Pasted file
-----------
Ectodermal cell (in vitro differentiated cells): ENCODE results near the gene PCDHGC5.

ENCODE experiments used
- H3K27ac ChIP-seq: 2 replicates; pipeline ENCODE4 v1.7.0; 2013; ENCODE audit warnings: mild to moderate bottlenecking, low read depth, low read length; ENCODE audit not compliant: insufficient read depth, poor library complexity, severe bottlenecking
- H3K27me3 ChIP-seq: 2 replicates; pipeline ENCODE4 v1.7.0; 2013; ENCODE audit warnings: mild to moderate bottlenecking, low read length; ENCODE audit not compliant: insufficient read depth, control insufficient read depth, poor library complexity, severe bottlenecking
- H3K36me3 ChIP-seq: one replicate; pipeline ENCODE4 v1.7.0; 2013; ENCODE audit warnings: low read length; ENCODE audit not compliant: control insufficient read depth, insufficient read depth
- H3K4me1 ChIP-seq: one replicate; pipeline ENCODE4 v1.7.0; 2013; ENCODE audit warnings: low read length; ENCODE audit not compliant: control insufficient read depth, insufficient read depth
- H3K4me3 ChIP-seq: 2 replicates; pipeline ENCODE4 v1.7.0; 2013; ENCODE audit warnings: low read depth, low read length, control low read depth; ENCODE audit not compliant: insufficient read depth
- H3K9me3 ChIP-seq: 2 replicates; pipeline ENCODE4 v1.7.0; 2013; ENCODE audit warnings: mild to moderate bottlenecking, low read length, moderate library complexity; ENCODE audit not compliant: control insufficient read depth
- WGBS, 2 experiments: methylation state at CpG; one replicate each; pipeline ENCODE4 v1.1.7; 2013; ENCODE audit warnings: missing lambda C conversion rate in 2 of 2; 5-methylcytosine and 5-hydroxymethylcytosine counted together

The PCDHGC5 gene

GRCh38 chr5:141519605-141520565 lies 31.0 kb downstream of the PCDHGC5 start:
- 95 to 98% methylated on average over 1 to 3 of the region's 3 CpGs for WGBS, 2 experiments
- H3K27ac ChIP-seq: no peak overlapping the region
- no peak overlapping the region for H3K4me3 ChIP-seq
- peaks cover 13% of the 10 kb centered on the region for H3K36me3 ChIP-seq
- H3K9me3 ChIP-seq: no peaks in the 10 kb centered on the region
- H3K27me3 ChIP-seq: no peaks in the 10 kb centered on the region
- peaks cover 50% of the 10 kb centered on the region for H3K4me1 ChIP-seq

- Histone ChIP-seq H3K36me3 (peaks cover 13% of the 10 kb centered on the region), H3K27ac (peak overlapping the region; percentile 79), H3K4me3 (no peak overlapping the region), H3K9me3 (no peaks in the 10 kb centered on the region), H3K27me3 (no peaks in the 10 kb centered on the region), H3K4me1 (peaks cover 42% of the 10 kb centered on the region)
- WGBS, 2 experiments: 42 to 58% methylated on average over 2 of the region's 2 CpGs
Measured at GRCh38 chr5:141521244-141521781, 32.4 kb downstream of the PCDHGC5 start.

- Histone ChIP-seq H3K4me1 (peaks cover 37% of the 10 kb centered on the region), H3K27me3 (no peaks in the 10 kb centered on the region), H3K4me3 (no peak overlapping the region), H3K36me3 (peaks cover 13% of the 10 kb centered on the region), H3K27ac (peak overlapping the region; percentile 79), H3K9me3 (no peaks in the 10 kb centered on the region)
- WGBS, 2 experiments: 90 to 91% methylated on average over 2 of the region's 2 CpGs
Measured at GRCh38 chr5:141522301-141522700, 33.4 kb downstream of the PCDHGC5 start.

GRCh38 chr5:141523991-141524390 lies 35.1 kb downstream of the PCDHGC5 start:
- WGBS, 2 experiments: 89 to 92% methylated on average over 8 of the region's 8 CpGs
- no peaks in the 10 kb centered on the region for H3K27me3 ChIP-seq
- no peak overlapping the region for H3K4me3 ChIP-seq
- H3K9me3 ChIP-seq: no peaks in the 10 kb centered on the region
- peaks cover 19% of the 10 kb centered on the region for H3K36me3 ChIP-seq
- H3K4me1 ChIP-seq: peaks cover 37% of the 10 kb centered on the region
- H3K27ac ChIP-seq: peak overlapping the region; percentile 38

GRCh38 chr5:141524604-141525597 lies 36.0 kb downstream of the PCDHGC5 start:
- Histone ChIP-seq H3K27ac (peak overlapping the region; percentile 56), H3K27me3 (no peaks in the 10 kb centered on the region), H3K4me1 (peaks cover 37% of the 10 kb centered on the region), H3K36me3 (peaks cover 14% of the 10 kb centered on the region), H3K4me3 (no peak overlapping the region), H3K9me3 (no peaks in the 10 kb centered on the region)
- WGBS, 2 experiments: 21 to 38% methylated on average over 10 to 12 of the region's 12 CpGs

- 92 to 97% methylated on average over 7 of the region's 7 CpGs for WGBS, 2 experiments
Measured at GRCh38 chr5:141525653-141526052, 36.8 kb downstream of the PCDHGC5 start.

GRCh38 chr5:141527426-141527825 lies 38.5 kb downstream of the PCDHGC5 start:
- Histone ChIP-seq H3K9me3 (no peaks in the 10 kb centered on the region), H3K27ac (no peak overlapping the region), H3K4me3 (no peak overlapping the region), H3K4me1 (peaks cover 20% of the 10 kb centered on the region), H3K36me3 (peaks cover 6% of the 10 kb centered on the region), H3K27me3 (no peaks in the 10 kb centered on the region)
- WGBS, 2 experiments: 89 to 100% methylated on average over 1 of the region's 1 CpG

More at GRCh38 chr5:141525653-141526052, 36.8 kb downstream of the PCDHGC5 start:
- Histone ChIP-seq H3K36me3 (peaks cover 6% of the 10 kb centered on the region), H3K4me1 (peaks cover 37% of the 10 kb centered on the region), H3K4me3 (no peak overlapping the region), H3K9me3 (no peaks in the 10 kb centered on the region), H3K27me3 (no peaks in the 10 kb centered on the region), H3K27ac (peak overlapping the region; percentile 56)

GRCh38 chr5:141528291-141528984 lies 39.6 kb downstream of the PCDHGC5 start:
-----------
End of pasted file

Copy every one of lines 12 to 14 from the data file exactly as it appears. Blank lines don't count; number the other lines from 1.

- 95 to 98% methylated on average over 1 to 3 of the region's 3 CpGs for WGBS, 2 experiments
- H3K27ac ChIP-seq: no peak overlapping the region
- no peak overlapping the region for H3K4me3 ChIP-seq